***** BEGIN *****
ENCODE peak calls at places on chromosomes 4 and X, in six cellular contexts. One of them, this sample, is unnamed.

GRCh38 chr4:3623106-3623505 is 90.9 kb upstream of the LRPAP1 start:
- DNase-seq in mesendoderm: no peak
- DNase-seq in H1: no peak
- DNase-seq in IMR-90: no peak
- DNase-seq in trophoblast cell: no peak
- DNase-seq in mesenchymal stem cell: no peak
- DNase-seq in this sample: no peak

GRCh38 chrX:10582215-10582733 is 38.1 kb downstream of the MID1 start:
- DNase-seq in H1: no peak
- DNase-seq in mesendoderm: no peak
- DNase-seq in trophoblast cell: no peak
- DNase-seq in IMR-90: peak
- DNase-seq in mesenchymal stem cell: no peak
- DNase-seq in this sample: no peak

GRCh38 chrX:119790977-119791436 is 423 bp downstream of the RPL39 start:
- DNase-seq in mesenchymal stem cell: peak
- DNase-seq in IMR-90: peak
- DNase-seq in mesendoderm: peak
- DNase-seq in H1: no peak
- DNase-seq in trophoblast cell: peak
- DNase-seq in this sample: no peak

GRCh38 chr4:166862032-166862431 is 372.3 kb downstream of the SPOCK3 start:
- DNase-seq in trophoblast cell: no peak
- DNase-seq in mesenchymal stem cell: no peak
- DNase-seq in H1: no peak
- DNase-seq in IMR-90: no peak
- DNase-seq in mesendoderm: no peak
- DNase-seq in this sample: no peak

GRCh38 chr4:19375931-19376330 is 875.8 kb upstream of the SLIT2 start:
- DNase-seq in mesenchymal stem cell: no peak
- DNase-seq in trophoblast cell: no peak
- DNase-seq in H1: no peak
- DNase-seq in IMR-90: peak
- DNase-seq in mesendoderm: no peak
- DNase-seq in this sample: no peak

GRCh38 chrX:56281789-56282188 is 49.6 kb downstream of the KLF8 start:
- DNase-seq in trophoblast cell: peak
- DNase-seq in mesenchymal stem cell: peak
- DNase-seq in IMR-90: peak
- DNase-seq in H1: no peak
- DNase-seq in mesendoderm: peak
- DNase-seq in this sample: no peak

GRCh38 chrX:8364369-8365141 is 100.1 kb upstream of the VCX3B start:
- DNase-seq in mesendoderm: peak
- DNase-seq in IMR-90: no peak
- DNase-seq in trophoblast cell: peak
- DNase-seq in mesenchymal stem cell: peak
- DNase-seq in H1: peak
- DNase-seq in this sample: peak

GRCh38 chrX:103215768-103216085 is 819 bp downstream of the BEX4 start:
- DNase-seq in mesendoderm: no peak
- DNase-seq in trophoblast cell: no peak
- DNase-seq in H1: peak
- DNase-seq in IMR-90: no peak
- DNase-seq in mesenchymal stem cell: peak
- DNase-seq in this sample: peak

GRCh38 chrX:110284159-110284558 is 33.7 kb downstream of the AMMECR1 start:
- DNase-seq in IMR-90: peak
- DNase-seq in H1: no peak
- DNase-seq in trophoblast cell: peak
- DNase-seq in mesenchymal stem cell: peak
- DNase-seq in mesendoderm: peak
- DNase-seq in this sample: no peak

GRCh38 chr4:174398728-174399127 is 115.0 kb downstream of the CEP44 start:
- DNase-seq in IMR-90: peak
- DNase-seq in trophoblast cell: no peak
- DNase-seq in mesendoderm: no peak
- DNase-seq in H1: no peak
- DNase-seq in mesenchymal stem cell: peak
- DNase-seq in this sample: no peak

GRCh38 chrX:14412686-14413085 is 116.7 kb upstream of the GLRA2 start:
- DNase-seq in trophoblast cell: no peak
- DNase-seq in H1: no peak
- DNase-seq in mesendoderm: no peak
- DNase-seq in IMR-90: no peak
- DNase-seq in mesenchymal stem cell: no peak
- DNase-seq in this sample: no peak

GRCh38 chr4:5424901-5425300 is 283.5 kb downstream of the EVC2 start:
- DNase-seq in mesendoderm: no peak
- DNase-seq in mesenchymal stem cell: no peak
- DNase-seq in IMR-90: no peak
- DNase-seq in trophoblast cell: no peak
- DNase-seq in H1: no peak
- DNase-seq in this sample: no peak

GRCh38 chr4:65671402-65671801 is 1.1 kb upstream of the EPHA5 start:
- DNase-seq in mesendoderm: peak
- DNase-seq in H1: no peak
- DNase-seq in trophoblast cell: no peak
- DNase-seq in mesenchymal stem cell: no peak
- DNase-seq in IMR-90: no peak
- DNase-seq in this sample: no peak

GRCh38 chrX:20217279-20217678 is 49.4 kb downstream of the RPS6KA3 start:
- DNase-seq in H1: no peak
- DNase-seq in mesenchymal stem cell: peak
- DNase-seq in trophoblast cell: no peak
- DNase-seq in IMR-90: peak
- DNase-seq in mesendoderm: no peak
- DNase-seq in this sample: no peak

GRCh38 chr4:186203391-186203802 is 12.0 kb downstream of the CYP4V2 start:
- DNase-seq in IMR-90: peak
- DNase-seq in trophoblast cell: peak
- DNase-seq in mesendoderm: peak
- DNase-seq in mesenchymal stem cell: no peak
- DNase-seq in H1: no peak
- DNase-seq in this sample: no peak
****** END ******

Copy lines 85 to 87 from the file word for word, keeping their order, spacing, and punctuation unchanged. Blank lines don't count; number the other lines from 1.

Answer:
- DNase-seq in this sample: no peak

GRCh38 chr4:65671402-65671801 is 1.1 kb upstream of the EPHA5 start:
- DNase-seq in mesendoderm: peak